The authors found that B vitamin treatment decreased brain shrinkage by about one-third, from more than 1 percent per year in the placebo group to an average of 0.75 percent per year in treated volunteers. However, the effect depended on participants’ initial homocysteine levels. People with initial homocysteine levels below 9.5 μmol/L derived no benefit from B vitamins, while those with starting levels above 13 μmol/L saw a 50 percent reduction in their rate of atrophy. The trial was not powered to detect cognitive effects, Smith said, but nonetheless they are analyzing that data now and are seeing some trends, which they expect to publish. Smith presented preliminary data at the 2010 ICAD in Honolulu, Hawai’i, showing that volunteers with initially high homocysteine levels who received B vitamins had significantly slower decline in episodic memory than the placebo group.
One difference from previous B vitamin trials, Smith said, is that the VITACOG trial looked at people with MCI rather than healthy elderly or those with AD. By the time cognitive decline has progressed to dementia, Smith suggested, neuronal degeneration may be too far advanced for vitamins to slow it. Smith pointed out that in the ADCS trial of B vitamins, led by Paul Aisen at the University of California, San Diego, subgroup analysis showed that those with mild AD had some cognitive improvement, whereas those with moderate AD did not. Another feature of the VITACOG trial, Smith said, was that they measured brain atrophy rather than working from any hypothesis about the mechanisms of AD. “We believe atrophy is an important substrate of cognitive decline,” he said, adding that the results suggest that B vitamin treatment is modifying the underlying disease process. Smith and colleagues now plan to conduct a clinical trial of high-dose B vitamins on about 1,000 volunteers to see if treatment can reduce the conversion rate from MCI to AD.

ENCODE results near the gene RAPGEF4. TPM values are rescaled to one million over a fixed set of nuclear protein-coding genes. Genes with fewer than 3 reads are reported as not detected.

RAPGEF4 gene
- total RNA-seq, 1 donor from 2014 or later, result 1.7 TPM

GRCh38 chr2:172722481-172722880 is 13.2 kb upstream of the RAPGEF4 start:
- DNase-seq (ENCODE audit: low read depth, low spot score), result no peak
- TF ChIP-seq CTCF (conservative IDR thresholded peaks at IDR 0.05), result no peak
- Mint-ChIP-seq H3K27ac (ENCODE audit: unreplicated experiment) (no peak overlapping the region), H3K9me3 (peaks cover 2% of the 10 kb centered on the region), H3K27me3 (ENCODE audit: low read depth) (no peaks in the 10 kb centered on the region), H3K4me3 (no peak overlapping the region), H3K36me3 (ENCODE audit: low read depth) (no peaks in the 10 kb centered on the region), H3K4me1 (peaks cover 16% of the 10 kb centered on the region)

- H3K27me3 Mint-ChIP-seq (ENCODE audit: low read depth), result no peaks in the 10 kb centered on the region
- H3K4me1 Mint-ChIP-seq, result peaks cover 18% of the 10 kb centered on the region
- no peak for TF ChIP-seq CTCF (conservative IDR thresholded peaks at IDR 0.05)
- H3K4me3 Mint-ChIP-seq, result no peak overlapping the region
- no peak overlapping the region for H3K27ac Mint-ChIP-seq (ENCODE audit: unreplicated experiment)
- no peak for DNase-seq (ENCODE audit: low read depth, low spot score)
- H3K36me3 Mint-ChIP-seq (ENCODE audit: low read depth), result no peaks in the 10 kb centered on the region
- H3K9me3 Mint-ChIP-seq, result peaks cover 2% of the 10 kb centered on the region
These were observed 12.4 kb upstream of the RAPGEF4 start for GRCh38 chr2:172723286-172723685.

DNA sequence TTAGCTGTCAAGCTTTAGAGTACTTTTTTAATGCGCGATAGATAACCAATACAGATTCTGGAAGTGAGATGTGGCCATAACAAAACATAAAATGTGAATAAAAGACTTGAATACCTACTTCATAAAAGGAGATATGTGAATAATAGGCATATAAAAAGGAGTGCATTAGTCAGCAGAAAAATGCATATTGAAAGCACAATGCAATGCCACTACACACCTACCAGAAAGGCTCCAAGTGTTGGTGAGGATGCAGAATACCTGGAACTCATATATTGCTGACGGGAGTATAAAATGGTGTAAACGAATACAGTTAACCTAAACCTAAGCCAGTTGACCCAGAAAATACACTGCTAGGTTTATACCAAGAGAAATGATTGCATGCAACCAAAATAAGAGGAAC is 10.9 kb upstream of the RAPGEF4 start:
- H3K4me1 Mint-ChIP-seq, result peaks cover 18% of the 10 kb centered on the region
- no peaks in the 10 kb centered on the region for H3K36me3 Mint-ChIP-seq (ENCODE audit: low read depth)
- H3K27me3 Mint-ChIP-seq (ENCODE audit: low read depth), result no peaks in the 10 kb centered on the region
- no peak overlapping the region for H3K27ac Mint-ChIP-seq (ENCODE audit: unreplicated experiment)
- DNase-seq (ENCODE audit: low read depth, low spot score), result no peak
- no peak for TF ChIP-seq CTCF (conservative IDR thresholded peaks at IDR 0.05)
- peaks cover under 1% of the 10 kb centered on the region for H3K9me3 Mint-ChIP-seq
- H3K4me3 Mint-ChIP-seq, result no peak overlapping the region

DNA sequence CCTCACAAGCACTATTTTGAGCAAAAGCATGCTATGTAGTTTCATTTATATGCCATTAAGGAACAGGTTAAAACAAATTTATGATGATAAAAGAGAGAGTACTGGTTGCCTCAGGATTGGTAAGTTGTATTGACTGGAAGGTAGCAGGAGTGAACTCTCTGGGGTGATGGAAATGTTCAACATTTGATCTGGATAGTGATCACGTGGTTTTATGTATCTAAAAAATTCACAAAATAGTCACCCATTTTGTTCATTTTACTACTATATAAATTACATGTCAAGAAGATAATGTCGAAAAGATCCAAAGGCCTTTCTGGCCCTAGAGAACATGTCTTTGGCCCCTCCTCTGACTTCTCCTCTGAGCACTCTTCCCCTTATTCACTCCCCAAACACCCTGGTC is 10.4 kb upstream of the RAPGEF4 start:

“This is a key paper in the homocysteine story,” said Andrew McCaddon, a general practitioner in the U.K. and an honorary research fellow at Cardiff University in North Wales. He has been giving high-dose B vitamins to patients with elevated homocysteine levels for more than a decade, and has published case studies showing treatment benefits (see McCaddon et al., 2005 and McCaddon, 2006). McCaddon emphasized the importance of knowing your homocysteine level before considering B vitamin supplements, since supplements have no benefit at levels below 9.5 μmol/L.
However, Francine Grodstein at Brigham and Women’s Hospital, Boston, suggested caution when interpreting these results, pointing out that the VITACOG trial population was small, and therefore has less statistical power than large clinical trials. The overall body of evidence on the effects of B vitamin supplementation is inconsistent, Grodstein said, with many trials failing to find a benefit. In addition, she noted that in 1998, the U.S. instituted folate fortification of the food supply, yet in the years since, there has been no sign of decreases in the incidence of AD. “The existing evidence doesn’t support a tremendous benefit of folate supplementation,” she concluded, but added that it remains possible that certain groups of people may benefit more from B vitamin supplements than the general population does.